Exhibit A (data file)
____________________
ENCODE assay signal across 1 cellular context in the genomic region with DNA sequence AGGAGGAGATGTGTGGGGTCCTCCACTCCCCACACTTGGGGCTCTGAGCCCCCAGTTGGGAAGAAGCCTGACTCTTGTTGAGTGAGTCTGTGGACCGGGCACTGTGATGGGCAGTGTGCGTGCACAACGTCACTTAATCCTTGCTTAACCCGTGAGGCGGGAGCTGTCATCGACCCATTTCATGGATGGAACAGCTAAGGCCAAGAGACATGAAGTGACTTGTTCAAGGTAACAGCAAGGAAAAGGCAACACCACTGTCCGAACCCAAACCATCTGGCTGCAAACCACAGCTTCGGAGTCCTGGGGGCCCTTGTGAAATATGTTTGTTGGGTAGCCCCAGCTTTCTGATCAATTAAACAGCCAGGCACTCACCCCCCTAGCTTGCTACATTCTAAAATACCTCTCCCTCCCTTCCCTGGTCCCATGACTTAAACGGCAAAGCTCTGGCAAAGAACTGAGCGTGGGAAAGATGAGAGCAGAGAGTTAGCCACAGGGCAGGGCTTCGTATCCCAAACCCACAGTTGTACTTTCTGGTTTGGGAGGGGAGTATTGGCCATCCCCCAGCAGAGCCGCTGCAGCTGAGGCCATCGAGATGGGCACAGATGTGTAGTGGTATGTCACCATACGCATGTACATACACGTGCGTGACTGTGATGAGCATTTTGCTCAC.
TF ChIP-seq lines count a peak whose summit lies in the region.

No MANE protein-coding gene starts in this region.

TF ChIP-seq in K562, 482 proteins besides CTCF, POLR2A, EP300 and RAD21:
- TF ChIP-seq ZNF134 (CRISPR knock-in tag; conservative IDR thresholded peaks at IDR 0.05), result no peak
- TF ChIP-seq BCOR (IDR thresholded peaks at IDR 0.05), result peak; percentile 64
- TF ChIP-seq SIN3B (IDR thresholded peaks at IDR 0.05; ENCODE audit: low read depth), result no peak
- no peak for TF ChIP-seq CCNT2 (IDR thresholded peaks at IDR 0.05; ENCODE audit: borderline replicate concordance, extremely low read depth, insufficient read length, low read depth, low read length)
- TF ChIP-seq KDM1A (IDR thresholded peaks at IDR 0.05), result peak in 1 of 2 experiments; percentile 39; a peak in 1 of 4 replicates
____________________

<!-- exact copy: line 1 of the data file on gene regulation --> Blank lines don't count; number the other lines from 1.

ENCODE assay signal across 1 cellular context in the genomic region with DNA sequence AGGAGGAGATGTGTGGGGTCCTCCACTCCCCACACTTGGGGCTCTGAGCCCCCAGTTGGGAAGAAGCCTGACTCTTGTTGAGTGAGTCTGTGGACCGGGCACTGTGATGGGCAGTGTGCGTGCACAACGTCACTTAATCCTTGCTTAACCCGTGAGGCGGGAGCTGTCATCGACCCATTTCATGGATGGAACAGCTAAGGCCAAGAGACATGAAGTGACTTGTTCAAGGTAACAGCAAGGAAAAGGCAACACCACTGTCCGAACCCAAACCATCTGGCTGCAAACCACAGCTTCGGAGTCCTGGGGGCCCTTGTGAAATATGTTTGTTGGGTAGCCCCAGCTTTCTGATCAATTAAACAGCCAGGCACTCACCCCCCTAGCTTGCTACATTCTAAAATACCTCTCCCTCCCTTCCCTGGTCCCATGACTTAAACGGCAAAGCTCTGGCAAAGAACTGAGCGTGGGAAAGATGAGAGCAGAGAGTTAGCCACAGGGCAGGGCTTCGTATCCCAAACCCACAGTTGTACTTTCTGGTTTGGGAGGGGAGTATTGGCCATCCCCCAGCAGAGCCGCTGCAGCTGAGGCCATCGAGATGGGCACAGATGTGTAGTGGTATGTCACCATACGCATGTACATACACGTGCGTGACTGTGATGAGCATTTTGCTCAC.